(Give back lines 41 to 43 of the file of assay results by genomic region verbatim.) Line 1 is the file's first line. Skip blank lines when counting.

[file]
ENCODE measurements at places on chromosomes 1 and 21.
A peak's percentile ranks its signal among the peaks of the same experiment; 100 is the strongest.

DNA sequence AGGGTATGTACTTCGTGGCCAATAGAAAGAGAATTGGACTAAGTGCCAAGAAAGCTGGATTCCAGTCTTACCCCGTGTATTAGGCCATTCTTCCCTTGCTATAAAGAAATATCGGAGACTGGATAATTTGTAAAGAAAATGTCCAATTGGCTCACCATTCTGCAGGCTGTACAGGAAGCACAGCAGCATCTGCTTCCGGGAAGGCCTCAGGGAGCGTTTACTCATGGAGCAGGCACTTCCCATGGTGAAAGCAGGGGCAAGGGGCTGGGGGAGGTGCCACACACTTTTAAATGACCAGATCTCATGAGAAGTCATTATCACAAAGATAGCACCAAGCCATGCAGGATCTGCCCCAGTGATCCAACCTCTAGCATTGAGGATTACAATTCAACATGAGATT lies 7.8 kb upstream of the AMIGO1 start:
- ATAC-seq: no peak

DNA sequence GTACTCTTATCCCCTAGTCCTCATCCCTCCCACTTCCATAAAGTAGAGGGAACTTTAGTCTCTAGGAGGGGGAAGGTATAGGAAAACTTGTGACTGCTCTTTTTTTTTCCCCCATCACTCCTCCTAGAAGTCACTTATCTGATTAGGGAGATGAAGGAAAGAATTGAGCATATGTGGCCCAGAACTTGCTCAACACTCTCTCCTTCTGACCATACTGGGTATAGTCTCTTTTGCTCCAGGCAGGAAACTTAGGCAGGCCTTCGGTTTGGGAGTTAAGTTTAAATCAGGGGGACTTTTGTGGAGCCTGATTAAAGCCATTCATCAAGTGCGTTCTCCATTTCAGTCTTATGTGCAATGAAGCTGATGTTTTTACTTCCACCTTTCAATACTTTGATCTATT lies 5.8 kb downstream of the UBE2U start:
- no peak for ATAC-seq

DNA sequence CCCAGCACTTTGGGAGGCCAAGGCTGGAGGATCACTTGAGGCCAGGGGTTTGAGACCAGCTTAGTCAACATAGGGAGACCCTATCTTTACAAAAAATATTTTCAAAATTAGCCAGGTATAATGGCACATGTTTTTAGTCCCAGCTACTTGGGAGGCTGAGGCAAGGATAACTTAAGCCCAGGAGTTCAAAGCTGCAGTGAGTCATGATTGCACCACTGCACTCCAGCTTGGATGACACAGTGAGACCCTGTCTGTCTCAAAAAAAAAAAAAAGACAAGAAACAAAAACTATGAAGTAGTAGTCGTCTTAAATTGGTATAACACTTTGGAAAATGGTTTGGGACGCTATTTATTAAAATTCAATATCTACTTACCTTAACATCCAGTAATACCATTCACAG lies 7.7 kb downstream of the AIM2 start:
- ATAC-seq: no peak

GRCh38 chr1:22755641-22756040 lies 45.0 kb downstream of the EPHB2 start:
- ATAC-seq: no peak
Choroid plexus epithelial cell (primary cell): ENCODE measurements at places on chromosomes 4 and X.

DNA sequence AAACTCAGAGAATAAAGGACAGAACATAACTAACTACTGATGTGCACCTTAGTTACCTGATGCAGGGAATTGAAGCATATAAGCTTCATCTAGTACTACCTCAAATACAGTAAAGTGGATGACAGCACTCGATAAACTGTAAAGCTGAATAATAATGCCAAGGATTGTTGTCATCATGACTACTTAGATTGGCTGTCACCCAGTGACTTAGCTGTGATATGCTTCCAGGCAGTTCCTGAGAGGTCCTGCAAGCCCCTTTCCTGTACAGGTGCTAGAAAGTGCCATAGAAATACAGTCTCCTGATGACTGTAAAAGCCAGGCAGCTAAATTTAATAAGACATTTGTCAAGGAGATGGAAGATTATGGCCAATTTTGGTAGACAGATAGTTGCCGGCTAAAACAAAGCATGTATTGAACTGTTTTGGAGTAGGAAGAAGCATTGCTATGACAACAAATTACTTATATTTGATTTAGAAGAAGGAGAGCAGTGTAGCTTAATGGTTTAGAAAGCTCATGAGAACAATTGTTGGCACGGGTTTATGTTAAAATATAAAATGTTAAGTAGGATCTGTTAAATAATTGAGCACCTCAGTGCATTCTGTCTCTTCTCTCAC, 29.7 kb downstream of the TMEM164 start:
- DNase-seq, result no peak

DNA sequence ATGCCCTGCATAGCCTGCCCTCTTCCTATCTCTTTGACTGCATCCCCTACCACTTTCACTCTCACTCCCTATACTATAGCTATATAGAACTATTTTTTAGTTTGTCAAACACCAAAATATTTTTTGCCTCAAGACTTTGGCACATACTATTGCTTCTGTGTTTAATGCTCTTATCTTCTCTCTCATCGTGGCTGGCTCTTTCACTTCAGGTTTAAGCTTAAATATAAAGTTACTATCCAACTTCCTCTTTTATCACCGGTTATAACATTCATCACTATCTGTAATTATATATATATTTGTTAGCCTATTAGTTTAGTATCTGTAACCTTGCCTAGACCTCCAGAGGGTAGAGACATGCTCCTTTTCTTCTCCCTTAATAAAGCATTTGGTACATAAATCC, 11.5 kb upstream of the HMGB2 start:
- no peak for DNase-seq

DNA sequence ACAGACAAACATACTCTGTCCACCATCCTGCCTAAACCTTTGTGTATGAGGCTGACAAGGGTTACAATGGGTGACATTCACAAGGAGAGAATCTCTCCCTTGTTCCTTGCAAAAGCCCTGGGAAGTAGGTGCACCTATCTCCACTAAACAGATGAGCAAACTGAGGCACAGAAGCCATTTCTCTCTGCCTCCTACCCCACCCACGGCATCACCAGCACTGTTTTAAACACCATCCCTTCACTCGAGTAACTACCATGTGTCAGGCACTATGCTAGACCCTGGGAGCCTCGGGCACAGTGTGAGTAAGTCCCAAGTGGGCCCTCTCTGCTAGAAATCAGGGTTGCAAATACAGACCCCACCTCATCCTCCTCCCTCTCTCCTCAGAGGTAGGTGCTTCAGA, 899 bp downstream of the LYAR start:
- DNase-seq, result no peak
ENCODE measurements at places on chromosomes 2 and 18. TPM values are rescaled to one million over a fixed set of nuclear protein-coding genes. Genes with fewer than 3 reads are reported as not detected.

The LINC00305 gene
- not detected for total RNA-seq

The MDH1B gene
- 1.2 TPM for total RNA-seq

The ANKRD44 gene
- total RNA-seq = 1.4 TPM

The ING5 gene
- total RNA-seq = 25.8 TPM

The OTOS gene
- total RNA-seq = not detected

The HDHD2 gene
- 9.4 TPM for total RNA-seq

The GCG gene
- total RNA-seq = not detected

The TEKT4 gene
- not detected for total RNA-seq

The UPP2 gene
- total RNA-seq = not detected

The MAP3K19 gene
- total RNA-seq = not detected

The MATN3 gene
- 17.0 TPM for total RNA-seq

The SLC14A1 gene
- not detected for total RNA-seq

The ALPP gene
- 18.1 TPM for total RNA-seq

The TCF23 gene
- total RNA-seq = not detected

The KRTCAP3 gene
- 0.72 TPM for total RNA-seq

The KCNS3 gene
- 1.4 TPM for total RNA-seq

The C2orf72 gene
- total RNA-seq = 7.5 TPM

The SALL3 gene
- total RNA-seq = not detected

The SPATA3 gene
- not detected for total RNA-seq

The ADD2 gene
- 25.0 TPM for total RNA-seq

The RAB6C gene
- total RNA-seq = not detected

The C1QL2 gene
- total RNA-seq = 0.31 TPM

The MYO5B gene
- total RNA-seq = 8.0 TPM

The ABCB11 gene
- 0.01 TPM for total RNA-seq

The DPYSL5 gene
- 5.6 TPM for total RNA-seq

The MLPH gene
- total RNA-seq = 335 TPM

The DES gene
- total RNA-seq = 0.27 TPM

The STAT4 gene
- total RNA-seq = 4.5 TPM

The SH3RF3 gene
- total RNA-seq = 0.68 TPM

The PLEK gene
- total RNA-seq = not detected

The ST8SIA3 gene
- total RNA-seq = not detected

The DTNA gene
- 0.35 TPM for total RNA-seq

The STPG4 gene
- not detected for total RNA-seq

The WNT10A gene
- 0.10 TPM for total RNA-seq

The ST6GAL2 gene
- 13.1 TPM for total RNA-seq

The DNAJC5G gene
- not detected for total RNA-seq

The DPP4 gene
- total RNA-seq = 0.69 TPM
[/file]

The SLC14A1 gene
- not detected for total RNA-seq

The ALPP gene